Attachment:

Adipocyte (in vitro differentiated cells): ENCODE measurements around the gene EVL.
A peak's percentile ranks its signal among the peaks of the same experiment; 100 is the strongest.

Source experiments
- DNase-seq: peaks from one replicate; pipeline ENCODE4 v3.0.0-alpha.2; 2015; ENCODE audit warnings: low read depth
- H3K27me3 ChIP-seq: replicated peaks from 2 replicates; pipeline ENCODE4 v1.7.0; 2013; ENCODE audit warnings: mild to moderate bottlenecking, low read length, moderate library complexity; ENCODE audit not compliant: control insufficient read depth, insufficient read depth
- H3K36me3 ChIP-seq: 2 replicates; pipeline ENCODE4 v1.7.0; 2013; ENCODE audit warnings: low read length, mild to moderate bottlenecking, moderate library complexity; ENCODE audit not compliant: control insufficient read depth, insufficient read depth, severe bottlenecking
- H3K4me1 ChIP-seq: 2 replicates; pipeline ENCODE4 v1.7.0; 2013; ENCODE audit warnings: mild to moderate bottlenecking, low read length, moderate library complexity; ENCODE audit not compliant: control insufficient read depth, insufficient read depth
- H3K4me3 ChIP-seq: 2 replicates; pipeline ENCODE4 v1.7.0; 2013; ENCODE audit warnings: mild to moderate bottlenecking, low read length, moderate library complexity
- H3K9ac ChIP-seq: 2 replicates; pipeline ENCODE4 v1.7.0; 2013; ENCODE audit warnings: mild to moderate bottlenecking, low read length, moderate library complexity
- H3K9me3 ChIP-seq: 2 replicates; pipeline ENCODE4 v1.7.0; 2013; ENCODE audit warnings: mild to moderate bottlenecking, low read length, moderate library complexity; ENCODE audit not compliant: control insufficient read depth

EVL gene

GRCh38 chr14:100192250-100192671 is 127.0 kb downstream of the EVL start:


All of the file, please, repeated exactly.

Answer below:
Adipocyte (in vitro differentiated cells): ENCODE measurements around the gene EVL.
A peak's percentile ranks its signal among the peaks of the same experiment; 100 is the strongest.

Source experiments
- DNase-seq: peaks from one replicate; pipeline ENCODE4 v3.0.0-alpha.2; 2015; ENCODE audit warnings: low read depth
- H3K27me3 ChIP-seq: replicated peaks from 2 replicates; pipeline ENCODE4 v1.7.0; 2013; ENCODE audit warnings: mild to moderate bottlenecking, low read length, moderate library complexity; ENCODE audit not compliant: control insufficient read depth, insufficient read depth
- H3K36me3 ChIP-seq: 2 replicates; pipeline ENCODE4 v1.7.0; 2013; ENCODE audit warnings: low read length, mild to moderate bottlenecking, moderate library complexity; ENCODE audit not compliant: control insufficient read depth, insufficient read depth, severe bottlenecking
- H3K4me1 ChIP-seq: 2 replicates; pipeline ENCODE4 v1.7.0; 2013; ENCODE audit warnings: mild to moderate bottlenecking, low read length, moderate library complexity; ENCODE audit not compliant: control insufficient read depth, insufficient read depth
- H3K4me3 ChIP-seq: 2 replicates; pipeline ENCODE4 v1.7.0; 2013; ENCODE audit warnings: mild to moderate bottlenecking, low read length, moderate library complexity
- H3K9ac ChIP-seq: 2 replicates; pipeline ENCODE4 v1.7.0; 2013; ENCODE audit warnings: mild to moderate bottlenecking, low read length, moderate library complexity
- H3K9me3 ChIP-seq: 2 replicates; pipeline ENCODE4 v1.7.0; 2013; ENCODE audit warnings: mild to moderate bottlenecking, low read length, moderate library complexity; ENCODE audit not compliant: control insufficient read depth

EVL gene

GRCh38 chr14:100192250-100192671 is 127.0 kb downstream of the EVL start: